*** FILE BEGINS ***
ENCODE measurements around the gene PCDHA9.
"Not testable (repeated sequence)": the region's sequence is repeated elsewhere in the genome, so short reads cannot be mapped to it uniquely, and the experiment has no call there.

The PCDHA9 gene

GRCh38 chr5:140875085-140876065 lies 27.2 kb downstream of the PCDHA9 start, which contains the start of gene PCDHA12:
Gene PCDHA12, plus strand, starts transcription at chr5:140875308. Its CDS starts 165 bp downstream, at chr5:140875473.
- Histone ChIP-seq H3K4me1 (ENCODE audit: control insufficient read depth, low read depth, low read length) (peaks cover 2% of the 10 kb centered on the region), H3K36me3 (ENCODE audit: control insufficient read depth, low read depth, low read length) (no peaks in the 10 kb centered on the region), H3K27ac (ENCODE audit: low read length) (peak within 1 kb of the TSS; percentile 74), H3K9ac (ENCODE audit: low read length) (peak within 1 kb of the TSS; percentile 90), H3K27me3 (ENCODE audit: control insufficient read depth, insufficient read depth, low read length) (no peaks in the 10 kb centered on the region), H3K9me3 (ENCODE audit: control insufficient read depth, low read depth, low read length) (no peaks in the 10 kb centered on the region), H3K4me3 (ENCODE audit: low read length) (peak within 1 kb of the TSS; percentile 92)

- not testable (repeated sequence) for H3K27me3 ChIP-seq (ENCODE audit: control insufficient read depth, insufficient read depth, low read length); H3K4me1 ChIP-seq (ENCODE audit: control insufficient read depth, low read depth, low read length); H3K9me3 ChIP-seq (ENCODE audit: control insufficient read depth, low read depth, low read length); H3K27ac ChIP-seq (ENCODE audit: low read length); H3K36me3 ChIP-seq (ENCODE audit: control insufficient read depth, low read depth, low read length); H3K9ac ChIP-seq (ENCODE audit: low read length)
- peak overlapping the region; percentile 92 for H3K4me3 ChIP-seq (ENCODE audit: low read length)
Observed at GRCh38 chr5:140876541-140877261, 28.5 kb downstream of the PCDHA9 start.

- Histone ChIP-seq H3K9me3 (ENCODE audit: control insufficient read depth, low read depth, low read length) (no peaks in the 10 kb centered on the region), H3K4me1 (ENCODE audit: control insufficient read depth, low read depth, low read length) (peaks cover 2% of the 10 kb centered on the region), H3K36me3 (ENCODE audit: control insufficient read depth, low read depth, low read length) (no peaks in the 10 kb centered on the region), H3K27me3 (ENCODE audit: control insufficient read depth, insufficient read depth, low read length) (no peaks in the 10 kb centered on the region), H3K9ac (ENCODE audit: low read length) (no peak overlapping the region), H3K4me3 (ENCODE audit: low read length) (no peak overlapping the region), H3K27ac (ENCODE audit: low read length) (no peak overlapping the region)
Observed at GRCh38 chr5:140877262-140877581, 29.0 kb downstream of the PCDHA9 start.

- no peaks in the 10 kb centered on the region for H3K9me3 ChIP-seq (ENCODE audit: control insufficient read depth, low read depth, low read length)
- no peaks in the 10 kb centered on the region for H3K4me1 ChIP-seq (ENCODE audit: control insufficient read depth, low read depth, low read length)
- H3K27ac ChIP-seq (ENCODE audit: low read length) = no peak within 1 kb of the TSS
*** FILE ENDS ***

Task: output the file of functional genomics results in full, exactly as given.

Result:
ENCODE measurements around the gene PCDHA9.
"Not testable (repeated sequence)": the region's sequence is repeated elsewhere in the genome, so short reads cannot be mapped to it uniquely, and the experiment has no call there.

The PCDHA9 gene

GRCh38 chr5:140875085-140876065 lies 27.2 kb downstream of the PCDHA9 start, which contains the start of gene PCDHA12:
Gene PCDHA12, plus strand, starts transcription at chr5:140875308. Its CDS starts 165 bp downstream, at chr5:140875473.
- Histone ChIP-seq H3K4me1 (ENCODE audit: control insufficient read depth, low read depth, low read length) (peaks cover 2% of the 10 kb centered on the region), H3K36me3 (ENCODE audit: control insufficient read depth, low read depth, low read length) (no peaks in the 10 kb centered on the region), H3K27ac (ENCODE audit: low read length) (peak within 1 kb of the TSS; percentile 74), H3K9ac (ENCODE audit: low read length) (peak within 1 kb of the TSS; percentile 90), H3K27me3 (ENCODE audit: control insufficient read depth, insufficient read depth, low read length) (no peaks in the 10 kb centered on the region), H3K9me3 (ENCODE audit: control insufficient read depth, low read depth, low read length) (no peaks in the 10 kb centered on the region), H3K4me3 (ENCODE audit: low read length) (peak within 1 kb of the TSS; percentile 92)

- not testable (repeated sequence) for H3K27me3 ChIP-seq (ENCODE audit: control insufficient read depth, insufficient read depth, low read length); H3K4me1 ChIP-seq (ENCODE audit: control insufficient read depth, low read depth, low read length); H3K9me3 ChIP-seq (ENCODE audit: control insufficient read depth, low read depth, low read length); H3K27ac ChIP-seq (ENCODE audit: low read length); H3K36me3 ChIP-seq (ENCODE audit: control insufficient read depth, low read depth, low read length); H3K9ac ChIP-seq (ENCODE audit: low read length)
- peak overlapping the region; percentile 92 for H3K4me3 ChIP-seq (ENCODE audit: low read length)
Observed at GRCh38 chr5:140876541-140877261, 28.5 kb downstream of the PCDHA9 start.

- Histone ChIP-seq H3K9me3 (ENCODE audit: control insufficient read depth, low read depth, low read length) (no peaks in the 10 kb centered on the region), H3K4me1 (ENCODE audit: control insufficient read depth, low read depth, low read length) (peaks cover 2% of the 10 kb centered on the region), H3K36me3 (ENCODE audit: control insufficient read depth, low read depth, low read length) (no peaks in the 10 kb centered on the region), H3K27me3 (ENCODE audit: control insufficient read depth, insufficient read depth, low read length) (no peaks in the 10 kb centered on the region), H3K9ac (ENCODE audit: low read length) (no peak overlapping the region), H3K4me3 (ENCODE audit: low read length) (no peak overlapping the region), H3K27ac (ENCODE audit: low read length) (no peak overlapping the region)
Observed at GRCh38 chr5:140877262-140877581, 29.0 kb downstream of the PCDHA9 start.

- no peaks in the 10 kb centered on the region for H3K9me3 ChIP-seq (ENCODE audit: control insufficient read depth, low read depth, low read length)
- no peaks in the 10 kb centered on the region for H3K4me1 ChIP-seq (ENCODE audit: control insufficient read depth, low read depth, low read length)
- H3K27ac ChIP-seq (ENCODE audit: low read length) = no peak within 1 kb of the TSS